"This is good news, of course, and the buyer is proceeding with his due diligence as we speak," said Mark DuMars, president of Inglewood Associates, based in Mt. Lebanon, Allegheny County.
DuMars did not disclose the name of the potential buyer, but he said Smith Glass has entered into a letter of intent with the unidentified party, who plans to buy all of the company's operating assets and run the facility.
DuMars was appointed in July as a receiver, or administrator, of the Smith Glass business by U.S. District Court Judge Terrence McVerry.
The news was warmly welcomed by the United Steelworkers union, which represents hourly workers at the plant.
"It certainly looks promising, and the company may be able to recover. For my members' sake, I certainly hope so," said Jim Watt, a staff representative for United Steelworkers, which represents about 43 hourly workers who produce handmade glass at the factory. Watt also declined to divulge the name of the potential buyer.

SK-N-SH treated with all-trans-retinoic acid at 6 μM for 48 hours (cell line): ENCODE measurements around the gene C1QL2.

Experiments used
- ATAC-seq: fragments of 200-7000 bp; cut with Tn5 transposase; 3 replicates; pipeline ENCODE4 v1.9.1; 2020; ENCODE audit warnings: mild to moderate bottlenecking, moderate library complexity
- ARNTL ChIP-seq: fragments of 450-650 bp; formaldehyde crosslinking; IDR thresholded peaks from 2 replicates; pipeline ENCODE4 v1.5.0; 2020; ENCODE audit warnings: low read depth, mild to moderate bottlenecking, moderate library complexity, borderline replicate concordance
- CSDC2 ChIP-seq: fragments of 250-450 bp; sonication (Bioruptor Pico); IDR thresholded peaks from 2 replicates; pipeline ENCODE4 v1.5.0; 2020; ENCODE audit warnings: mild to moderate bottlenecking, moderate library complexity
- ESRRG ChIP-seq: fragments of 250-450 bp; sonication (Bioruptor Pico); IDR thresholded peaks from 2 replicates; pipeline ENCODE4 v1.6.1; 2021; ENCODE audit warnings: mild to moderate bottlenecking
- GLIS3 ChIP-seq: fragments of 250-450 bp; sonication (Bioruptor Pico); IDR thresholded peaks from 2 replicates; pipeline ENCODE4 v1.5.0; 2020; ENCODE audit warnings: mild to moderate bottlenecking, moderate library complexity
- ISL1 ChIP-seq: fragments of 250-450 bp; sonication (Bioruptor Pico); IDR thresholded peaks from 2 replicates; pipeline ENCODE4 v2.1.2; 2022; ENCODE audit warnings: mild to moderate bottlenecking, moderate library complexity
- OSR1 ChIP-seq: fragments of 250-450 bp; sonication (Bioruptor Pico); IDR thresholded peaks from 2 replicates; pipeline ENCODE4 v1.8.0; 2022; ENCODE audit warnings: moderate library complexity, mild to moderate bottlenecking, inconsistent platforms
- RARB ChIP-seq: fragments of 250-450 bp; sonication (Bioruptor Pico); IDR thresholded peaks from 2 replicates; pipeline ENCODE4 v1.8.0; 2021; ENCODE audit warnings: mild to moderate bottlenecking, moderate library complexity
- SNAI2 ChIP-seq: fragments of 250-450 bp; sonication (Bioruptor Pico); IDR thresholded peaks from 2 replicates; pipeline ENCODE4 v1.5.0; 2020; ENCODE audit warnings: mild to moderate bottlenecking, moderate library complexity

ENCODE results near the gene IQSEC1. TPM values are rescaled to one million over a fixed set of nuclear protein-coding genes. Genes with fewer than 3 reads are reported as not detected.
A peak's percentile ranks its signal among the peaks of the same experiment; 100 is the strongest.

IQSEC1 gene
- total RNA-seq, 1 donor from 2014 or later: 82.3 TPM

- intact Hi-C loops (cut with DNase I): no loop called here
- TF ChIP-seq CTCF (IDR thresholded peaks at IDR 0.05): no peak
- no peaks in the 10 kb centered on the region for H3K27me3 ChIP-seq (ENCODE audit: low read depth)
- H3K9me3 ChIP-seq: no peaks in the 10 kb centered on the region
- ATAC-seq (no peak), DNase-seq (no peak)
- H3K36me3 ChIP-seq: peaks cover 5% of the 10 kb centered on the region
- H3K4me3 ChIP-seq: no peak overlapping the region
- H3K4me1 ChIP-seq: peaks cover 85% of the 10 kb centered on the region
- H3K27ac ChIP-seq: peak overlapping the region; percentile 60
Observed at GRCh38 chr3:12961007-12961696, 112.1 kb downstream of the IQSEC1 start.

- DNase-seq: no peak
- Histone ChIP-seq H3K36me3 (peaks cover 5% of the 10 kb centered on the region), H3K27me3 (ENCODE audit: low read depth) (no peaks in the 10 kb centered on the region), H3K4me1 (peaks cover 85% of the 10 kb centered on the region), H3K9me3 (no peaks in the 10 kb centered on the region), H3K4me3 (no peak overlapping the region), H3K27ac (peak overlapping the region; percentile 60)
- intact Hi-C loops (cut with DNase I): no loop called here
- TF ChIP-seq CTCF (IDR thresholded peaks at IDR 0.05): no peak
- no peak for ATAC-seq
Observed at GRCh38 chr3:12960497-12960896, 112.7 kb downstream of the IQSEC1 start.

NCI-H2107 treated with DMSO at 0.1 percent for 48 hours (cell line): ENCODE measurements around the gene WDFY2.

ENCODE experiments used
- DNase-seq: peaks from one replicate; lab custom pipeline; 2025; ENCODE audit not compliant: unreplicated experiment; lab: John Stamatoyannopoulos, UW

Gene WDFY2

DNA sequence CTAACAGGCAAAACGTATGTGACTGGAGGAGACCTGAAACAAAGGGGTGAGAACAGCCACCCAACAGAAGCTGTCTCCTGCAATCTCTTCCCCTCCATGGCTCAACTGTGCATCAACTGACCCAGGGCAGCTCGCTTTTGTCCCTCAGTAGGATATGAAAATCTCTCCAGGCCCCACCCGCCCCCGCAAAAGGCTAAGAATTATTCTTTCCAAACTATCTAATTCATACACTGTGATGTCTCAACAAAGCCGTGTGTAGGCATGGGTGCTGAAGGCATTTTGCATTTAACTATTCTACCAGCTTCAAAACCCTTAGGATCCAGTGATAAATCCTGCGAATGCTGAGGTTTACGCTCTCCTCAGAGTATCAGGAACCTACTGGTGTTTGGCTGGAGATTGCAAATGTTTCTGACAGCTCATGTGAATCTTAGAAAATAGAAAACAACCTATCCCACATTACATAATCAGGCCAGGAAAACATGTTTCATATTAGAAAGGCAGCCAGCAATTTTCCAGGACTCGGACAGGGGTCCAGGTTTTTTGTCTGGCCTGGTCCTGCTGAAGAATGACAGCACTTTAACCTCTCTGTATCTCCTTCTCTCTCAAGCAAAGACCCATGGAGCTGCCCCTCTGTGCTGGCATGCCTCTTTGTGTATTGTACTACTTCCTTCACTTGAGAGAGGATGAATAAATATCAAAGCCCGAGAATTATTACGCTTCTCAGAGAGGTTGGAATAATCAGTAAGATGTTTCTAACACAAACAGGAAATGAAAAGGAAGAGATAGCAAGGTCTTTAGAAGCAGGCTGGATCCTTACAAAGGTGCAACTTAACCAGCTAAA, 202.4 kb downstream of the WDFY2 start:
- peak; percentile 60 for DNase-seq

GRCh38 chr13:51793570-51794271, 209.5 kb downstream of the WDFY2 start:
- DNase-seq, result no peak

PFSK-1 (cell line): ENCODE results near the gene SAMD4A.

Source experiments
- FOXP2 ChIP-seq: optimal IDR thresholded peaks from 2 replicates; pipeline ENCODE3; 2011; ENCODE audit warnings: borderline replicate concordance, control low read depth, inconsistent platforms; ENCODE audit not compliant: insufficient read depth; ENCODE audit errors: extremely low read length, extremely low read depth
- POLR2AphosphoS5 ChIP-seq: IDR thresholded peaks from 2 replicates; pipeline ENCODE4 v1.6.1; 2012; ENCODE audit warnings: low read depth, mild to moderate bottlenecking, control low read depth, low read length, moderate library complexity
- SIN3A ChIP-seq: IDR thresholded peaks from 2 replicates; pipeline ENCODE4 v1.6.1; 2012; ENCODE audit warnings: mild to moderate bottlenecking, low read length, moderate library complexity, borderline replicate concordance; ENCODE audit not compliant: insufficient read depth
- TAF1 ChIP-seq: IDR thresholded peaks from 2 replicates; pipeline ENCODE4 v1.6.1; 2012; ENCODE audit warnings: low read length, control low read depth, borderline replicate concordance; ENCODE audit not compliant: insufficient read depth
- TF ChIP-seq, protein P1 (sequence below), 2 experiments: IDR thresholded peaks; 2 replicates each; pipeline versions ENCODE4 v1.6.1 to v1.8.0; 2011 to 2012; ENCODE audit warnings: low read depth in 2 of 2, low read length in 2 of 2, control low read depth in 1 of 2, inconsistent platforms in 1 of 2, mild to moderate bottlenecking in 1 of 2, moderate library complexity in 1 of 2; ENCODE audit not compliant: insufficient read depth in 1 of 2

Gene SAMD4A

DuMars said he couldn't disclose details of the sale because of confidentiality provisions of the letter of intent.
L.E. Smith initially ceased production June 30, idling the plant's 57 workers.Glassmaking operations resumed on a limited basis in mid-August, however, when about 30 workers were recalled to make glass to keep the company's core customer base intact.
Bowling Green, Ohio-based Sky Bank filed a federal lawsuit in July against American Glass Inc., the parent of Smith Glass, claiming the 97-year-old glassmaker defaulted on a loan by failing to make payments.
The suit, filed in U.S. District Court in Pittsburgh, sought a judgment of $4.6 million plus interest, costs and attorneys' fees.
Sky Bank is the company's primary lender. More than two years ago, Sky Bank loaned $2.9 million to the glassmaker to modernize and rebuild a 21-ton furnace that is fueled by natural gas and oxygen.
The bank also had extended a line of credit to Smith Glass, which the company exceeded by an estimated $500,000.
The filing of the lawsuit allowed the federal court to proceed with a receivership plan, a legal alternative to a bankruptcy filing.